Thursday, June 26, 2008

The Petabyte Age

Both the ways and the amounts of info-collecting about you, about each person on the planet, about all life, has likely gone far beyond the ability of most of us to comprehend. The shrugging off of the recently passed new law on immunity for previously illegal eavesdropping is surely proof of that. It isn't about protecting you - it's about preserving the controls of power, and insuring that all the information available is collected, tagged, organized and stored for uses both known and unknown.

It's changing the game, not just the rules.

The vast majority of people imagine that spying on someone, wiretaps we so quaintly call it, involves some movie-style human observation of another human. The tech today is light years away from such action. That's why the government moved so fiercely to include electronic surveillance and change the FISA law.

Machines collect data at levels most of us - me included - have trouble grasping. Wired magazine's July issue does a good job of explaining some of this, that we are already in the Petabyte Age. What's a petabyte? Well, consider that 1 terabyte is about a $200 hard drive capable of holding 280,000 songs. There are 1,204 terabytes in 1 petabyte - currently Google can process 1 petabyte every 78 minutes. It's a number that will soon change too.

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The Petabyte Age is different because more is different. Kilobytes were stored on floppy disks. Megabytes were stored on hard disks. Terabytes were stored in disk arrays. Petabytes are stored in the cloud. As we moved along that progression, we went from the folder analogy to the file cabinet analogy to the library analogy to — well, at petabytes we ran out of organizational analogies."

Wired examines how in just the last few years, data collection of enormous magnitudes are changing the way we live now and will live soon - dealing with, among other things, astronomy, biology, news-tracking, political databases. The full list of their recent report is here.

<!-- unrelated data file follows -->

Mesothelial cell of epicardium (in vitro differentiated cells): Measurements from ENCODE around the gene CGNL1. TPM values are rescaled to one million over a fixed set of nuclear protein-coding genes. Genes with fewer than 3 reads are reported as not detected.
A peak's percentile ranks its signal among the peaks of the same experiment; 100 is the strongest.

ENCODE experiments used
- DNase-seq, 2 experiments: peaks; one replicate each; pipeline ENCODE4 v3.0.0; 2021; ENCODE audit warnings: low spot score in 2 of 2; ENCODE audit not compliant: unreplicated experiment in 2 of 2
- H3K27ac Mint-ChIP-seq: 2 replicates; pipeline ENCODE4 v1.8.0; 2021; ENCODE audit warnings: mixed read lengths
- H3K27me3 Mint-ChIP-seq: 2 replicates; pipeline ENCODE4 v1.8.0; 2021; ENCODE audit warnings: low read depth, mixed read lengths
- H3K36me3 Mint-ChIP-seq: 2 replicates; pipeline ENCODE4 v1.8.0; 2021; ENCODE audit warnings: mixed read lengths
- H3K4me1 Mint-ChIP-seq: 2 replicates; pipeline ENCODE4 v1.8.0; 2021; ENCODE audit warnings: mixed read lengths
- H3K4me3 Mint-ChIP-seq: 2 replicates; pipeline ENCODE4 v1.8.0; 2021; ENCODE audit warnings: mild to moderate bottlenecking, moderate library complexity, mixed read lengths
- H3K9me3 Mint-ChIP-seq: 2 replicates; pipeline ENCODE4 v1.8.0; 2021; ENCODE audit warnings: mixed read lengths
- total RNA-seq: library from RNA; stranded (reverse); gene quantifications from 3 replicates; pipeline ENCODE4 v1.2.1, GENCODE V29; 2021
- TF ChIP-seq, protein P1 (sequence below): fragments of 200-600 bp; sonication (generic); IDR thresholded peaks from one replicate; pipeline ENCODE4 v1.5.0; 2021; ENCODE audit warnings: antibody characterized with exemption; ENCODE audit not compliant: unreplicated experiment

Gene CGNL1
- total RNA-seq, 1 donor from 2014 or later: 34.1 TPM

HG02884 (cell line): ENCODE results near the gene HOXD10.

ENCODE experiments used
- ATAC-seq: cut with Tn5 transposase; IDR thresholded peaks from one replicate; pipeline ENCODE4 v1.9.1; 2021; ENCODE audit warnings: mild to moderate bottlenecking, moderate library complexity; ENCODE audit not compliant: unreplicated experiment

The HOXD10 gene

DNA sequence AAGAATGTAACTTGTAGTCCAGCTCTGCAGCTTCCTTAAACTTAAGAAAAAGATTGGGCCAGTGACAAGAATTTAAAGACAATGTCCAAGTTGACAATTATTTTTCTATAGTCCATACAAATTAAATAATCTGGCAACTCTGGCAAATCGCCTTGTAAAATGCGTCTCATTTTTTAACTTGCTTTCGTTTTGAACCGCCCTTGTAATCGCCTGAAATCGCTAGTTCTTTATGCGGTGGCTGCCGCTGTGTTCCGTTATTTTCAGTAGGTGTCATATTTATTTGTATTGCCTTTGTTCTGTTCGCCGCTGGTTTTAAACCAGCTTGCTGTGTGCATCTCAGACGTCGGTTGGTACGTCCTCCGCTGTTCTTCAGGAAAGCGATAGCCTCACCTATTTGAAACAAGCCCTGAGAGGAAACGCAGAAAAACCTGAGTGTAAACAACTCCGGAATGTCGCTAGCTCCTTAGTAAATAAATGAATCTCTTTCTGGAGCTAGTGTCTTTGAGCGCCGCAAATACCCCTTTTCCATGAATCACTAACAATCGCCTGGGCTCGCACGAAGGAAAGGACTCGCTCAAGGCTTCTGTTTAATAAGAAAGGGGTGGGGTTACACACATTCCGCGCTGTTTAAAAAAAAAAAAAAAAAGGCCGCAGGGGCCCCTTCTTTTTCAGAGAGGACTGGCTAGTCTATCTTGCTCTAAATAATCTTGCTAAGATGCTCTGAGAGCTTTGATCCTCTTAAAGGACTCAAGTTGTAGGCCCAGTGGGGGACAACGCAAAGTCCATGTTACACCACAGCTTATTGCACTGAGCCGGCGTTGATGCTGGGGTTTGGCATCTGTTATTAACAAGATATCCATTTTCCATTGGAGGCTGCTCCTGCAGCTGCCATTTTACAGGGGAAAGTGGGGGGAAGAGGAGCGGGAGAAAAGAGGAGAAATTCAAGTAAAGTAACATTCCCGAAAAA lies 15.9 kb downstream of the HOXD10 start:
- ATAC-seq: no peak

So most of us just can't conceive of how the new laws regarding FISA have removed most any kind of personal privacy, or that it apparently arrived by telecoms purchasing the influence needed to pass the law.

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Maplight.org analyzed the contributions to both sets of the Democrats and found that those who switched their votes received, on average, 40 percent more money in campaign contributions over the last three years from Sprint, Verizon and AT&T's political action committees.

On average, those who changed their votes collected $8,359 dollars from those PACs from January 2005 through March 2008, while those who did not change their opposition collected $4,987.

For all House members, including Republicans, those supporting immunity collected nearly twice as much money from those PACs than those who did not: $9,659 to $4,810.

Maplight.org was careful not to say that any member's vote was purchased, but says the correlation raises questions.

Correlations -- that's what the data collection is all about:

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There is now a better way. Petabytes allow us to say: "Correlation is enough." We can stop looking for models. We can analyze the data without hypotheses about what it might show. We can throw the numbers into the biggest computing clusters the world has ever seen and let statistical algorithms find patterns where science cannot."

1 comment:

  1. Is it possible that such a system could eventually grow to the point of being so overwhelming and impossible to process that it would fall of its own weight?

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